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Receptor-Binding Profiles of Antipsychotics: Clinical Strategies When Switching Between Agents

Peter F. Buckley, MD

Published: June 15, 2007

Article Abstract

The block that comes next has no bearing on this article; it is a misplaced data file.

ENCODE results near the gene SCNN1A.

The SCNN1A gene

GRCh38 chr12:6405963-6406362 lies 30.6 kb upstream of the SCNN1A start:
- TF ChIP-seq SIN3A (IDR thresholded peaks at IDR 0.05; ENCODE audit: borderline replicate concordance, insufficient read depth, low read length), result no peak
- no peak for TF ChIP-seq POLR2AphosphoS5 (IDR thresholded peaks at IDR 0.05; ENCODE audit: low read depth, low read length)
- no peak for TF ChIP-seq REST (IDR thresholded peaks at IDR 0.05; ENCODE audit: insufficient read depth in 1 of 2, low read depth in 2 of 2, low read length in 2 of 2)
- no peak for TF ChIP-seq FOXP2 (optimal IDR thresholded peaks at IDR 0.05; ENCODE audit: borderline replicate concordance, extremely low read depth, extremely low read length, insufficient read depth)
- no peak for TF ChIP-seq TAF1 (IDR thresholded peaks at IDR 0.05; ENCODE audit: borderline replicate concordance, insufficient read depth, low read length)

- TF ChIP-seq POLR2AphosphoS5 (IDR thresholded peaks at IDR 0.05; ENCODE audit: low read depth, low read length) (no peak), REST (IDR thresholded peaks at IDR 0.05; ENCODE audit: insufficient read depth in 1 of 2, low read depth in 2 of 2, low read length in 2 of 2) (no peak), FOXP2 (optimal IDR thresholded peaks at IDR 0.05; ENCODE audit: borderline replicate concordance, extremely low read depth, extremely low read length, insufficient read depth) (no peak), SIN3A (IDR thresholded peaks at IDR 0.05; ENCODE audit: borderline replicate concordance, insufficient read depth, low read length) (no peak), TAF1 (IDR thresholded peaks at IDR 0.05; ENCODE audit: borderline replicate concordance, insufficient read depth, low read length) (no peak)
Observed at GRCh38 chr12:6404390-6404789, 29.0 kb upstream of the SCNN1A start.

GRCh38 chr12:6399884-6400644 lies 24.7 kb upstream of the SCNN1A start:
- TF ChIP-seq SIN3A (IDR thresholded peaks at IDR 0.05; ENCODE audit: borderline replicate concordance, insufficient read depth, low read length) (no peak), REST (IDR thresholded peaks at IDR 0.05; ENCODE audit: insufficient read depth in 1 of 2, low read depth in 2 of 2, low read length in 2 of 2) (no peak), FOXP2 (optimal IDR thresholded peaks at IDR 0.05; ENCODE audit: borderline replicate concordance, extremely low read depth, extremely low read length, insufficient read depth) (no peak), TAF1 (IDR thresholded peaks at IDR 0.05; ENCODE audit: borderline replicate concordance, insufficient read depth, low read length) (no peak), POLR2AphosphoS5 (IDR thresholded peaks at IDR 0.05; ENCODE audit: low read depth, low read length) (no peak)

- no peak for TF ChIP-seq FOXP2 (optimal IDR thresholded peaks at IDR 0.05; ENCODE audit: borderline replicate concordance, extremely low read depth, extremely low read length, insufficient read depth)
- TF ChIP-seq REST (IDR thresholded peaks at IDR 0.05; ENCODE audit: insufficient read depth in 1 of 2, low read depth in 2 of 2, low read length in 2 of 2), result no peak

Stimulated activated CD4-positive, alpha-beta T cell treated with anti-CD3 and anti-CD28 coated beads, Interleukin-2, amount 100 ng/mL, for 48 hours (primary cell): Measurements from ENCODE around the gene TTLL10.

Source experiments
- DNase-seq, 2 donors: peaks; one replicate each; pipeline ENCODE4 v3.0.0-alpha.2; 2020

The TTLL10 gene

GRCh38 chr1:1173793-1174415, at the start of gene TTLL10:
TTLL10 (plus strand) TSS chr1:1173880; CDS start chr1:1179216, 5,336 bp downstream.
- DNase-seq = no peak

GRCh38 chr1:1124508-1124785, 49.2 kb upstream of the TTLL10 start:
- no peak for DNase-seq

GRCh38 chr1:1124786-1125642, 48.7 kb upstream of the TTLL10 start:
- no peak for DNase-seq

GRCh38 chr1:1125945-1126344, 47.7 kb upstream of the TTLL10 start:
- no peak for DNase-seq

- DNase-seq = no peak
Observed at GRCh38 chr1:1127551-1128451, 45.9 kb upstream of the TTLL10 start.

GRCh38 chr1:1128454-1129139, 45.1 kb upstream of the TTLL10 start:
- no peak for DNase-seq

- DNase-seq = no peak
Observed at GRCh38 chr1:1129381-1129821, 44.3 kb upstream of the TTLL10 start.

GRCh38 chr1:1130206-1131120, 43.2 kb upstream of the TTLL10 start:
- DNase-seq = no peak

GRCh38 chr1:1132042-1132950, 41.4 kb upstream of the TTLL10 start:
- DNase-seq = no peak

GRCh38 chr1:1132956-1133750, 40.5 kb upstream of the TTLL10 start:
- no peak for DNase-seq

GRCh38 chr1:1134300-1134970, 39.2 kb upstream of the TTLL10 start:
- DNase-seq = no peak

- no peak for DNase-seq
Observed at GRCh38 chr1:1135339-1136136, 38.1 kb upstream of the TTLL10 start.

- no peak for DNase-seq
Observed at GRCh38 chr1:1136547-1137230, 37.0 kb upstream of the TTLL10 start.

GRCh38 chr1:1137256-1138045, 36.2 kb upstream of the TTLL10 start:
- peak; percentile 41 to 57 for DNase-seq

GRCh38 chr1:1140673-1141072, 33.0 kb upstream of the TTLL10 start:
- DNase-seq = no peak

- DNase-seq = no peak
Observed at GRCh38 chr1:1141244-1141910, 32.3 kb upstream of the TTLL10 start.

In spite of apparent improvements in the pharmacotherapy of schizophrenia, many patients still demonstrate an incomplete therapeutic response to antipsychotic medication and/or intolerable adverse effects, necessitating a change in their medication regimen. The switch from one antipsychotic to another, however, is not without challenges and can be complicated by withdrawal-emergent adverse effects that prompt the patient or the clinician to abort the switch. The extent to which these adverse events can be predicted by comparing the effects of the old and new antipsychotic medications on various receptor systems, including dopaminergic, muscarinic, and histaminergic receptors, is of considerable clinical and research interest. For example, patients receiving a sedating antipsychotic with high affinity for histamine H1 receptors could experience rebound insomnia if switched to a less sedating agent with a low affinity for H1 receptors. An understanding of the differential receptorbinding profiles of the various antipsychotics can help clinicians anticipate and manage potential clinical issues that may be encountered when switching antipsychotic therapy.

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